Grégoire Canlorbe: Donald Trump’s foreign policy is often praised as dismissing nation-building in favor of short-term intervention, economic asphyxiation, and striking a deal with US enemies. How do you assess Trump’s approach? Do you subscribe to John Bolton’s criticism?

  Daniel Pipes: Trump came to office with minimal knowledge of the outside world, just impressions and emotions. He also lacked a philosophy or a network. The result has been haphazard. Bolton saw this from close-up and was understandably appalled. Fortunately, some of Trump’s instincts are solid, for example, as concerns China, Iran, Israel, and Venezuela, and he does not get intimidated by the Establishment consensus. So far, anyway, no catastrophe.

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A conversation with Philippe Fabry, for The Postil Magazine

 

Philippe Fabry  Philippe Fabry is a lawyer and a theorist of history. His approach, which he calls “historionomy,” endeavors to identify the cyclical patterns of history. He authored Rome, from Libertarianism to Socialism, A History of the Coming Century, and The Structure of History. His website is: https://www.historionomie.net/.

  Grégoire Canlorbe: You do not hesitate to challenge the usual discourse (which liberals [libertarians, classical-liberals, anarcho-capitalists, free-marketists] do not avoid, even for the most conservative of them) claiming France to be an artificial construction from the building and unifying State: a political work whose plinth is no more geography than ethnicity or blood. Far from having formed differently from other European nations, France has, according to you, been built around an ethnic and territorial reality; and globally follows the same trajectory in its history. Could you come back to that subject?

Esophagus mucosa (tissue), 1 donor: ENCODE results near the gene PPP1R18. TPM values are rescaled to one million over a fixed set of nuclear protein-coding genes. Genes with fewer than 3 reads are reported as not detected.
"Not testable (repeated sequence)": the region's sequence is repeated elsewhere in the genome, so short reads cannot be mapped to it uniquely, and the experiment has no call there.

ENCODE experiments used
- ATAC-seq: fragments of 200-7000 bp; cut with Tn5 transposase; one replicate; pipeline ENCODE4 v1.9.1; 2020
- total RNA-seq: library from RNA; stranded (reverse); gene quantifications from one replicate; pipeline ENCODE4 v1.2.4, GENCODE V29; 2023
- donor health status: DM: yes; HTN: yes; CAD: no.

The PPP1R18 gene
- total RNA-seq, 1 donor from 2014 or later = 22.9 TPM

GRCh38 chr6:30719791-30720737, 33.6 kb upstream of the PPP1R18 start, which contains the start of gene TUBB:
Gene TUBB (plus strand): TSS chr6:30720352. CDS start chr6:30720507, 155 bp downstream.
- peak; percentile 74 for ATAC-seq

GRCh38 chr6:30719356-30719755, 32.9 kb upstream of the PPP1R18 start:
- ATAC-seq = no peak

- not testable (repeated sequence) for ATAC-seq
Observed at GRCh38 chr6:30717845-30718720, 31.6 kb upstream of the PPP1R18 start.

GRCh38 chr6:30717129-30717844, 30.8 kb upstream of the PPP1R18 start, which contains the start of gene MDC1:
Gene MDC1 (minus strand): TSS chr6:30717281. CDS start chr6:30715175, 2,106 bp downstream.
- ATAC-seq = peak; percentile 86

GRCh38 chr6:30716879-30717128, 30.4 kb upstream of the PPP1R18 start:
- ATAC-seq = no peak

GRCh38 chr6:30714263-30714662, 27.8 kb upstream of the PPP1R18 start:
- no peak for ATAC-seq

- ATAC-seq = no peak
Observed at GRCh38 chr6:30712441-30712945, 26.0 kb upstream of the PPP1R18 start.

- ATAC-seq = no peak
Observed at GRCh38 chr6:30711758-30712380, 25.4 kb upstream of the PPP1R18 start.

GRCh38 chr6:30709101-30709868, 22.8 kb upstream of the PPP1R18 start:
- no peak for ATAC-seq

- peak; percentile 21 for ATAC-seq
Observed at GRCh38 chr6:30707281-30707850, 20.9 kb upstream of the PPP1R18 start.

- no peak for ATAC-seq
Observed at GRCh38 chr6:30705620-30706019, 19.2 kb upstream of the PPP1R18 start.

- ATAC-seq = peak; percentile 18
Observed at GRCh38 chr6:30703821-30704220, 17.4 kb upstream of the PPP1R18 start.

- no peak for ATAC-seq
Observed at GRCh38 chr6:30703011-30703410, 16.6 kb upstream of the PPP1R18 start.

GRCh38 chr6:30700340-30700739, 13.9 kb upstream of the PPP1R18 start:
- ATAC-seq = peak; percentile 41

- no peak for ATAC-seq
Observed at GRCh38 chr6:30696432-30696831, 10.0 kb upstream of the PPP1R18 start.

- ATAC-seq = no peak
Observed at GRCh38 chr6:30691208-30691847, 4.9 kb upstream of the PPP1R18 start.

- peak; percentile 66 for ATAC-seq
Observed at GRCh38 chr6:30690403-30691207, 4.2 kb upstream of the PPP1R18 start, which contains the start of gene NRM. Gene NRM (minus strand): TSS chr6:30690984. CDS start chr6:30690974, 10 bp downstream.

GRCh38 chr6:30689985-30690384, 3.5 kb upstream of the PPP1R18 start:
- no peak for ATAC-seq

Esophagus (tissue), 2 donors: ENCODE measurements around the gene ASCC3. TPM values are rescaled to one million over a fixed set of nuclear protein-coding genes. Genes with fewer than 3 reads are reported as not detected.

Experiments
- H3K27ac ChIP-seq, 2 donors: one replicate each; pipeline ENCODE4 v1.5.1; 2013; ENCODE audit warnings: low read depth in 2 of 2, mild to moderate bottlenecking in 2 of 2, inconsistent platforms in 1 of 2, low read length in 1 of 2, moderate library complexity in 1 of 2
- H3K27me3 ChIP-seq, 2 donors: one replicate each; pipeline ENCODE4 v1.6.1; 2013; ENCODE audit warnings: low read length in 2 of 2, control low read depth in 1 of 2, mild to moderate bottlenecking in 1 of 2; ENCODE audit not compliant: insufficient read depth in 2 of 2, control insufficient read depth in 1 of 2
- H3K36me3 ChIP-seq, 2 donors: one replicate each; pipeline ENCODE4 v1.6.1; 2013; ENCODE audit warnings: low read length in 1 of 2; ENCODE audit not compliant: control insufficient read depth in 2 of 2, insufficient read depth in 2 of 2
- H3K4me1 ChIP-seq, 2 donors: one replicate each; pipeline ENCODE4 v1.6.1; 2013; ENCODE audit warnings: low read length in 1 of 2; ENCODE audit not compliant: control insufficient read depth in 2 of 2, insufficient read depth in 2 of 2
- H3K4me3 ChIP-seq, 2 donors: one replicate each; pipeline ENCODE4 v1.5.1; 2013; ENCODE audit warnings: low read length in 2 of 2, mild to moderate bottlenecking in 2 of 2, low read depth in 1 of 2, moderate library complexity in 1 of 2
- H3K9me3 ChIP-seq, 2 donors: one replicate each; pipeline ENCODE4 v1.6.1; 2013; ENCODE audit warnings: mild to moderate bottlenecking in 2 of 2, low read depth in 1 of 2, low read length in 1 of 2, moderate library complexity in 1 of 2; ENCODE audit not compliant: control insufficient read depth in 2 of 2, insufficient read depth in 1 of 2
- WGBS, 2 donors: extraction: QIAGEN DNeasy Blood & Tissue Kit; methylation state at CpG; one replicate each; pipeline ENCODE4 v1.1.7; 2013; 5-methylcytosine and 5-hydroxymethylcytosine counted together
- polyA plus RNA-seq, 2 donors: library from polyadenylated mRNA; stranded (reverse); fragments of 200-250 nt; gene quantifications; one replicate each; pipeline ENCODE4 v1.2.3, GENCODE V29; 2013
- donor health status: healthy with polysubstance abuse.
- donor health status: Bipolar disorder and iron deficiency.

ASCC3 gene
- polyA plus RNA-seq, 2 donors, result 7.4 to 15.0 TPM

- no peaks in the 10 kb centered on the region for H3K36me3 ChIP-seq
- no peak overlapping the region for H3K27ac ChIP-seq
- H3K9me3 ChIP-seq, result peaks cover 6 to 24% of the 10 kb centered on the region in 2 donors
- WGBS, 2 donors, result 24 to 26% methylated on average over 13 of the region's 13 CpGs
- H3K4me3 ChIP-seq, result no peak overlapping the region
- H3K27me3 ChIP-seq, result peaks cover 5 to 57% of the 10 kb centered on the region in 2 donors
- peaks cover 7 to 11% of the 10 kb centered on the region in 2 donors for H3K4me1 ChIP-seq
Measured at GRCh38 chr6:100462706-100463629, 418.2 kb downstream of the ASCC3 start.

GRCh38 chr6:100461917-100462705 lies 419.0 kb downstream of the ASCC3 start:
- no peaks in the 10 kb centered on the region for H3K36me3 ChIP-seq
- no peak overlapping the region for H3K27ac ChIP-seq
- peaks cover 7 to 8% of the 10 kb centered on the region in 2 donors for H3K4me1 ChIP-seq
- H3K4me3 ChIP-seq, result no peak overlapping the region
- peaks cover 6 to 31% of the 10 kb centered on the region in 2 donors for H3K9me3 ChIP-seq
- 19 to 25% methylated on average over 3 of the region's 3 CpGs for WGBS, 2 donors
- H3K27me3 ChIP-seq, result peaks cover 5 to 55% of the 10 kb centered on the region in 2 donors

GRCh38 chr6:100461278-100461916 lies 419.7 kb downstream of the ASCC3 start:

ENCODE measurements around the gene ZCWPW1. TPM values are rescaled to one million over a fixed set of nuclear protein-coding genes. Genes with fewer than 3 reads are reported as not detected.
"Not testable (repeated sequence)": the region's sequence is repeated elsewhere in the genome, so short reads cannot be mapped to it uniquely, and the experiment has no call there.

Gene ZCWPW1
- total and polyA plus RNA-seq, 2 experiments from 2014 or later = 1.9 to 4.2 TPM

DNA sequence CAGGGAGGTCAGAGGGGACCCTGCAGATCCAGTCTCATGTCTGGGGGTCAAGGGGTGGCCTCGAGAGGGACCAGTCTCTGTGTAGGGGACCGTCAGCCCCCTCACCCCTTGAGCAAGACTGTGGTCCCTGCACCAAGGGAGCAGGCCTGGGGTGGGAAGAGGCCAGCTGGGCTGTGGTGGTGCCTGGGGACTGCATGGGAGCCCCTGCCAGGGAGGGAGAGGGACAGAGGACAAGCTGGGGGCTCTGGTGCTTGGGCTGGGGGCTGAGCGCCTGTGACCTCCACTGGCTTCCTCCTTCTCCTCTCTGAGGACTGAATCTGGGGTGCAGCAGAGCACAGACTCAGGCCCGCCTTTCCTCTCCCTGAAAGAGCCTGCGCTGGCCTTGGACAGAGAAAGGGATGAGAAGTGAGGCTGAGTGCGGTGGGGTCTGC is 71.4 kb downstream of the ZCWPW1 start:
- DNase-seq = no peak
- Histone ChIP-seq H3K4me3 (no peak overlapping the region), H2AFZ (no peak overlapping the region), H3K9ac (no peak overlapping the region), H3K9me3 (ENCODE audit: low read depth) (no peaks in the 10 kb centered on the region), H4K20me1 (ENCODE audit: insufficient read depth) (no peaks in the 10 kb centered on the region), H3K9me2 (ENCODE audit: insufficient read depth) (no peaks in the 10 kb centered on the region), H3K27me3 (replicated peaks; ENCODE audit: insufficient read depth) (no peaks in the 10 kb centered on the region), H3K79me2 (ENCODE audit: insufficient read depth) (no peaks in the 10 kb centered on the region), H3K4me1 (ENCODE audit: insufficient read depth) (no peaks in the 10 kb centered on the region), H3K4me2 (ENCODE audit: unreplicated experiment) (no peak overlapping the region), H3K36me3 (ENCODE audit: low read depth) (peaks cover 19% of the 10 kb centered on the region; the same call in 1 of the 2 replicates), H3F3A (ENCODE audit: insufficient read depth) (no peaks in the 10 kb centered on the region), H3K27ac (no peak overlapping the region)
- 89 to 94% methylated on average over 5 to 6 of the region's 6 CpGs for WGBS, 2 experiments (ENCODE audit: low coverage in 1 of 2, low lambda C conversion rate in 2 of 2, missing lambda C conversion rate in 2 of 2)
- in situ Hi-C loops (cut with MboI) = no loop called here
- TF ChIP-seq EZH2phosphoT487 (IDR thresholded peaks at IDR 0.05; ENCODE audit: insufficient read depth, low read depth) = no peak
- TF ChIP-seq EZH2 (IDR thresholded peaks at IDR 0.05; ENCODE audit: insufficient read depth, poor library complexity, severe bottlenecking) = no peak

Philippe Fabry: Yes, it is indeed a common place in the commentary on the history of France to say that it is the State which made the Nation, while among our neighbors it would be the Nation which made the State. I can’t say if historians believe it, because it’s just not the kind of question they ask themselves these days, but it’s the kind of ready-made thinking that is prized by journalists and politicians who pride themselves on diagnosing “French trouble.” But in truth that dichotomy opposing France to the rest of Europe, if not the world, is fallacious, in two respects: first, all Nation-States are constituted according to a standard model (in reality two, but France is in the most frequent, I will come back to it), then the State does not have a more determining role there than the territorial and ethnic factors.

  There are two models of the appearance of Nation-States: the most common model, the most immediate, primary one, is that of the long-term gathering—around six centuries—of territories and people under one single state authority. The other model is the one that I would say “secondary” of the Nation-States born by secession, during an independence revolution: that is the case of Rome vis-à-vis the Etruscans, the separated United Provinces formerly Spanish possessions, the United States of America; those are formed when a population geographically and culturally too much distant from the state base of a “primary” Nation-State is under its control for various reasons.